The group decided to publish pamphlets or leaflets to get their words out. The first of the “Flyers from the White Rose” went out in June of 1942, and called for the restoration of democracy and social justice. Because of shortages and rationing, the group purchased paper and stamps from different shops around the city. Copies were made on a second hand mimeograph machine. In order to stay anonymous, they used friends to mail the pamphlets from cities around Germany. Despite their careful planning, the Gestapo zeroed in on the university fairly quickly.
There are a few different stories about how Sophie joined the group. Some say she was part of it from the beginning, and even asked her boyfriend Franz for a loan to buy a printing press… other sources claim she found a pamphlet and matching notes in Han’s apartment. Regardless of how she joined, Sophie, being a girl, made a valuable asset. The SS seldom stopped young women for long. Sophie felt strongly for the White Rose group and insisted on participating.
The second pamphlet in late June focussed on the murder of 300,000 German Jews. Their appeal hoped Germans would recognize the government’s crime against humanity. Shortly thereafter they published pamphlet number three. This one hoped to awaken the lower classes against the government to help bring down the regime. The White Rose even advocated sabotage.
At this point, the White Rose was still mostly mailing pamphlets to addresses they pulled out of the phone book. Members would make trips out of town by train to send suitcases full of their papers from different cities to mix things up despite the constant threat of being stopped by the Gestapo.
Pamphlet Four detailed the tragedy of Operation Barbarossa on the Eastern Front. Thousands of young German soldiers died daily in this all out failed assault on the Soviet Union. German military commanders vastly underestimated the sheer numbers of the Russian Army. “Neither Hitler nor Goebbels can have counted the dead. In Russia thousands are lost daily. It is the time of the harvest, and the reaper cuts into the ripe grain with wide strokes. Mourning takes up her abode in the country cottages, and there is no one to dry the tears of the mothers. Yet Hitler feeds with lies those people whose most precious belongings he has stolen and whom he has driven to a meaningless death.”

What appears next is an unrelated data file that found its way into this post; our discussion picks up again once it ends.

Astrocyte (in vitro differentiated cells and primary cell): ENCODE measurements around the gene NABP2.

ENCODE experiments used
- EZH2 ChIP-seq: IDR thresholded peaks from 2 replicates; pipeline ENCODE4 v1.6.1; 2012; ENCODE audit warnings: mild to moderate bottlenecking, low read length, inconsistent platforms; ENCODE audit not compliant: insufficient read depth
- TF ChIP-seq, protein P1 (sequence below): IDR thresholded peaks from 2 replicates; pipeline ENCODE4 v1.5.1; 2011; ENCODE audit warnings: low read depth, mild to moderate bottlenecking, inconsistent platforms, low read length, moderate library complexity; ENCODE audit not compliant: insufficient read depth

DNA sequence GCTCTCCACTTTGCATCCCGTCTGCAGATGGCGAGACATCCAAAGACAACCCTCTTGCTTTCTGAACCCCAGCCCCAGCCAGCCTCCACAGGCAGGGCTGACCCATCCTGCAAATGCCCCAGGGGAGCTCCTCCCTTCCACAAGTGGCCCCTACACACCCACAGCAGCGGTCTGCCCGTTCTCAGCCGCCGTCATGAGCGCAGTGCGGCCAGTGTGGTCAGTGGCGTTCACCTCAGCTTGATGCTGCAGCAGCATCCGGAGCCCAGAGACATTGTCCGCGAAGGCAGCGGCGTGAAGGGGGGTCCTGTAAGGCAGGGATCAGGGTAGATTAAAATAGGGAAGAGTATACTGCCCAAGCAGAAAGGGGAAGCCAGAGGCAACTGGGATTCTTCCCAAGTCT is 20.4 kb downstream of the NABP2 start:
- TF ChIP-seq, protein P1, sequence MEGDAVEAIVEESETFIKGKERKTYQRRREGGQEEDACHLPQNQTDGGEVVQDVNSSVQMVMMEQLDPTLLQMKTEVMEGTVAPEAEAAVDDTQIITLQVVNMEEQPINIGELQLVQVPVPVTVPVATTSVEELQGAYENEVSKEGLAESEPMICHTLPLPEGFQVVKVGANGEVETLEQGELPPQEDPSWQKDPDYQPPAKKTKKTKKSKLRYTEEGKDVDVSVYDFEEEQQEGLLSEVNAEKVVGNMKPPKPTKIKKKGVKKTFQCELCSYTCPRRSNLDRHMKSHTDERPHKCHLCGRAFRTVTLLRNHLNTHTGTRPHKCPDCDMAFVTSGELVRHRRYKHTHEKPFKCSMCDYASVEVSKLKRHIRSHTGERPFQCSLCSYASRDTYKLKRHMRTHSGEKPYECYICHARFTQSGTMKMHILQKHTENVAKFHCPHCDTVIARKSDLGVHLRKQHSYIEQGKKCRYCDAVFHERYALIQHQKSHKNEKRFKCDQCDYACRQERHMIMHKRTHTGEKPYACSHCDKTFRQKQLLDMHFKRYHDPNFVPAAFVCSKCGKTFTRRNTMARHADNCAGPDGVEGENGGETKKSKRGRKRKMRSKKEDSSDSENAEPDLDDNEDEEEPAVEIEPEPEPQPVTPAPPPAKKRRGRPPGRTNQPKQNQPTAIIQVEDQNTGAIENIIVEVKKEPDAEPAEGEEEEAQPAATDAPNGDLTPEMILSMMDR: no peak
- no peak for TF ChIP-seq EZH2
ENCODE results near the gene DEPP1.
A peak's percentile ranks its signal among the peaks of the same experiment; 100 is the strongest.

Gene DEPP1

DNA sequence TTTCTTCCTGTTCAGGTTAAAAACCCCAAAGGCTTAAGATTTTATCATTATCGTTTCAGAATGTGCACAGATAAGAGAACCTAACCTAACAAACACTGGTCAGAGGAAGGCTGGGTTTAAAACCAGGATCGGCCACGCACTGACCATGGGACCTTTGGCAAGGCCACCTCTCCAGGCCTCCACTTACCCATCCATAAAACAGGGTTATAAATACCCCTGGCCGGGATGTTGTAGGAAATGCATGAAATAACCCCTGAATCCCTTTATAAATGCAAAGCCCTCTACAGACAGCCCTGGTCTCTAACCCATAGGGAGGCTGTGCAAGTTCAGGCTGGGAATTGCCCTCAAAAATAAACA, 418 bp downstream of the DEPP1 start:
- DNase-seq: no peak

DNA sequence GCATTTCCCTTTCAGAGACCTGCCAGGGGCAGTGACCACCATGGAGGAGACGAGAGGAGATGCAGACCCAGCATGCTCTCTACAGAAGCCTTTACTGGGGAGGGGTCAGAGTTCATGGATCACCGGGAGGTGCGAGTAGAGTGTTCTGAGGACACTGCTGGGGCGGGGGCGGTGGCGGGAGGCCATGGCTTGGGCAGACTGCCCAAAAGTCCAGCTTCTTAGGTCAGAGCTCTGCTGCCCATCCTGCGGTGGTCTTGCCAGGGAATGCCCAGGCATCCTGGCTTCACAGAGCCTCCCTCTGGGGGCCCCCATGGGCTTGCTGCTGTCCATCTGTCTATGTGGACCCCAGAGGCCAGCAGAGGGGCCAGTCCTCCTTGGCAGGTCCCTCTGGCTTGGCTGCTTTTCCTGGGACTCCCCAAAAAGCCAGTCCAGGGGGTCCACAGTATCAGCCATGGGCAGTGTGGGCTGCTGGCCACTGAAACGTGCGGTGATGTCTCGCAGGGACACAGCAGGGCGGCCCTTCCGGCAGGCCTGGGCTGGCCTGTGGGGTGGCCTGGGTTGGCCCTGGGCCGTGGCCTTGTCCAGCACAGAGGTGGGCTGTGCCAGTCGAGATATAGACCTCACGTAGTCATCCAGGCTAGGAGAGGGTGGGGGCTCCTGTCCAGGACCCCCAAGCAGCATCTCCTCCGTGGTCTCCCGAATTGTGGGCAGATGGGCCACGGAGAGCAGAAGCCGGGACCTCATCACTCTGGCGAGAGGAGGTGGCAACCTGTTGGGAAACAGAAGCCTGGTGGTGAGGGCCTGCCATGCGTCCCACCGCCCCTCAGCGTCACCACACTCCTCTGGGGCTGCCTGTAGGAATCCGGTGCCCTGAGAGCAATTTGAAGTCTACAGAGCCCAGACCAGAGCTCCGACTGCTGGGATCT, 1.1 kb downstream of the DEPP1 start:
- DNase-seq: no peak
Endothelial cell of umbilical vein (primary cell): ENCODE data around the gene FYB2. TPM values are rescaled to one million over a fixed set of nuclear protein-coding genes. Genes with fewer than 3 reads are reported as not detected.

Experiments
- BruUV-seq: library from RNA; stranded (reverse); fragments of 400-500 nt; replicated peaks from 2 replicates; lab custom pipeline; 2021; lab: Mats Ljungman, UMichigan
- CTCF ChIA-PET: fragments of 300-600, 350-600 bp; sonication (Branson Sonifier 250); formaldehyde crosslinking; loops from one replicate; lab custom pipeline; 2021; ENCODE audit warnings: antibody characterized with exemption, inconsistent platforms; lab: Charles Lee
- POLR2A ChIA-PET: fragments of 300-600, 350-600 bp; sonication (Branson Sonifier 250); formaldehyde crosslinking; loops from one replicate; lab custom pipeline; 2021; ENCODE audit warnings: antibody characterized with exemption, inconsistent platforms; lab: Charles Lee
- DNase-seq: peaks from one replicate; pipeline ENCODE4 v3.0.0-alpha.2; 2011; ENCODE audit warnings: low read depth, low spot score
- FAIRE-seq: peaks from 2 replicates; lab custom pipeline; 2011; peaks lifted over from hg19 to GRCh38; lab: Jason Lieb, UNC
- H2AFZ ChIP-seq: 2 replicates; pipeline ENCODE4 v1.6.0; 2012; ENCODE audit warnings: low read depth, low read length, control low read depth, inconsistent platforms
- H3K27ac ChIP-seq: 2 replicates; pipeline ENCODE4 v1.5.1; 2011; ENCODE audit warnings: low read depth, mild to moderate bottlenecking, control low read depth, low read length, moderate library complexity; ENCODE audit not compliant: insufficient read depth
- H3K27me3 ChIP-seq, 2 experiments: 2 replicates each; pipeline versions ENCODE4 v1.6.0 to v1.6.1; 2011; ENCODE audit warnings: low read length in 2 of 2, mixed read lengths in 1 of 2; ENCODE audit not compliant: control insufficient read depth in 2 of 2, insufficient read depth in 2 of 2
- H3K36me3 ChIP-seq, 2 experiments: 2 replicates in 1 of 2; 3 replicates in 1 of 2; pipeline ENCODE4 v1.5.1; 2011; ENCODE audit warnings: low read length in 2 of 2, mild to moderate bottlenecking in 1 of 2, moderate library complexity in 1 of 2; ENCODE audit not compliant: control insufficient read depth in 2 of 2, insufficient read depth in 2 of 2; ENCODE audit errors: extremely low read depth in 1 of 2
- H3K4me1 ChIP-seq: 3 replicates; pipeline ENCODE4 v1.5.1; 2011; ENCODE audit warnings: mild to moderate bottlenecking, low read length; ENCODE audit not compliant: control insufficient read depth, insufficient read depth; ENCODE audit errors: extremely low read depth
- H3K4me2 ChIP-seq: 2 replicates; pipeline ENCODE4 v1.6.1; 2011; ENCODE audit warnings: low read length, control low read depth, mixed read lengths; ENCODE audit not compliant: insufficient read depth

At the end of July, all medical students, including Hans, Christoph, Willi, and Alexander, found themselves conscripted to act as medics on the Eastern Front. The months on the front lines only increased their disenchantment with Hitler’s government, and their disgust with the German Army grew. The young men were now convinced that the Germans could not win the war. They arrived home in November ready to ramp up the movement.
The Final Leaflets
“We are your bad conscience. The White Rose will not leave you in peace!” White Rose Leaflet Four
To the White Rose, the failure on the Eastern front meant that the Nazi government was crumbling, and they just needed to give it a push. By January 1943, they had their fifth pamphlet ready. Together Hans and Sophie wrote their most dangerous words, advocating for and end to Imperialist government, and demanding freedom of speech, freedom of religion, and protection from arbitrary violence at the hands of the government. 10,000 copies were printed up and distributed. In addition, members of the White Rose snuck out at night to paint the words “freedom” in red on the walls of government buildings. This recklessness put them square into the Gestapo’s attentions, and a serious investigation was launched.
On February 18, the White Rose left piles of their 6th leaflet in the Halls of their University while students were in class. Sophie noticed that some leaflets were still in the leather case used to carry them in to school, so she grabbed the stack and threw it over the railing to the hall below. A Janitor, loyal to the Nazi party, saw her do it, and reported her. Sophie, Hans and Christoph were arrested, Han had the rough draft of the seventh leaflet in his briefcase.
Click to read the full text of the White Rose Leaflets